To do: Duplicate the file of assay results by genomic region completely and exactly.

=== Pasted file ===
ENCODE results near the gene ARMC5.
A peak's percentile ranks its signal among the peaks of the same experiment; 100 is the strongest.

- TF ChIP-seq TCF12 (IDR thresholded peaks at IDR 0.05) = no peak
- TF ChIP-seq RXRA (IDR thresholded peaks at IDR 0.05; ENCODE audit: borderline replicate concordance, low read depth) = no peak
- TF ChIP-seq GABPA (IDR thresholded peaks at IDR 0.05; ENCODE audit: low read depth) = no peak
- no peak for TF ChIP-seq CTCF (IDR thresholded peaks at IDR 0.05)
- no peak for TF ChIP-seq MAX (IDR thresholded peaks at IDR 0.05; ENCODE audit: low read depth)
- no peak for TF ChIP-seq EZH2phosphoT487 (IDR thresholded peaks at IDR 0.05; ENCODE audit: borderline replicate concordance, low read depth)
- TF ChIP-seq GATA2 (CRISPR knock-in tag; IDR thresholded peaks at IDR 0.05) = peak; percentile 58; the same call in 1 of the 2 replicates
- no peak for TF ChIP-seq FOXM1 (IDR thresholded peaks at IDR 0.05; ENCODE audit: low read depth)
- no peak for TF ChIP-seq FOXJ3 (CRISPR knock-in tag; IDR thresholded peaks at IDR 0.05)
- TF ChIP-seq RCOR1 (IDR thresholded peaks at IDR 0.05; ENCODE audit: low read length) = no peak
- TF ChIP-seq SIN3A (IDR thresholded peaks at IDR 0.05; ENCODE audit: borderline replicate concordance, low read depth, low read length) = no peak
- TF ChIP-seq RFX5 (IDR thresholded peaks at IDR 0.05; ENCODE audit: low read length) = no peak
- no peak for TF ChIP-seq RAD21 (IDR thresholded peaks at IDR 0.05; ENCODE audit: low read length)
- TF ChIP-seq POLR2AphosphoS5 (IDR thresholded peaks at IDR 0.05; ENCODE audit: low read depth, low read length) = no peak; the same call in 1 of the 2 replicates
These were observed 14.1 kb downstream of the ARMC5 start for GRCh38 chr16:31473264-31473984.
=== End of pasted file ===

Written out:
ENCODE results near the gene ARMC5.
A peak's percentile ranks its signal among the peaks of the same experiment; 100 is the strongest.

- TF ChIP-seq TCF12 (IDR thresholded peaks at IDR 0.05) = no peak
- TF ChIP-seq RXRA (IDR thresholded peaks at IDR 0.05; ENCODE audit: borderline replicate concordance, low read depth) = no peak
- TF ChIP-seq GABPA (IDR thresholded peaks at IDR 0.05; ENCODE audit: low read depth) = no peak
- no peak for TF ChIP-seq CTCF (IDR thresholded peaks at IDR 0.05)
- no peak for TF ChIP-seq MAX (IDR thresholded peaks at IDR 0.05; ENCODE audit: low read depth)
- no peak for TF ChIP-seq EZH2phosphoT487 (IDR thresholded peaks at IDR 0.05; ENCODE audit: borderline replicate concordance, low read depth)
- TF ChIP-seq GATA2 (CRISPR knock-in tag; IDR thresholded peaks at IDR 0.05) = peak; percentile 58; the same call in 1 of the 2 replicates
- no peak for TF ChIP-seq FOXM1 (IDR thresholded peaks at IDR 0.05; ENCODE audit: low read depth)
- no peak for TF ChIP-seq FOXJ3 (CRISPR knock-in tag; IDR thresholded peaks at IDR 0.05)
- TF ChIP-seq RCOR1 (IDR thresholded peaks at IDR 0.05; ENCODE audit: low read length) = no peak
- TF ChIP-seq SIN3A (IDR thresholded peaks at IDR 0.05; ENCODE audit: borderline replicate concordance, low read depth, low read length) = no peak
- TF ChIP-seq RFX5 (IDR thresholded peaks at IDR 0.05; ENCODE audit: low read length) = no peak
- no peak for TF ChIP-seq RAD21 (IDR thresholded peaks at IDR 0.05; ENCODE audit: low read length)
- TF ChIP-seq POLR2AphosphoS5 (IDR thresholded peaks at IDR 0.05; ENCODE audit: low read depth, low read length) = no peak; the same call in 1 of the 2 replicates
These were observed 14.1 kb downstream of the ARMC5 start for GRCh38 chr16:31473264-31473984.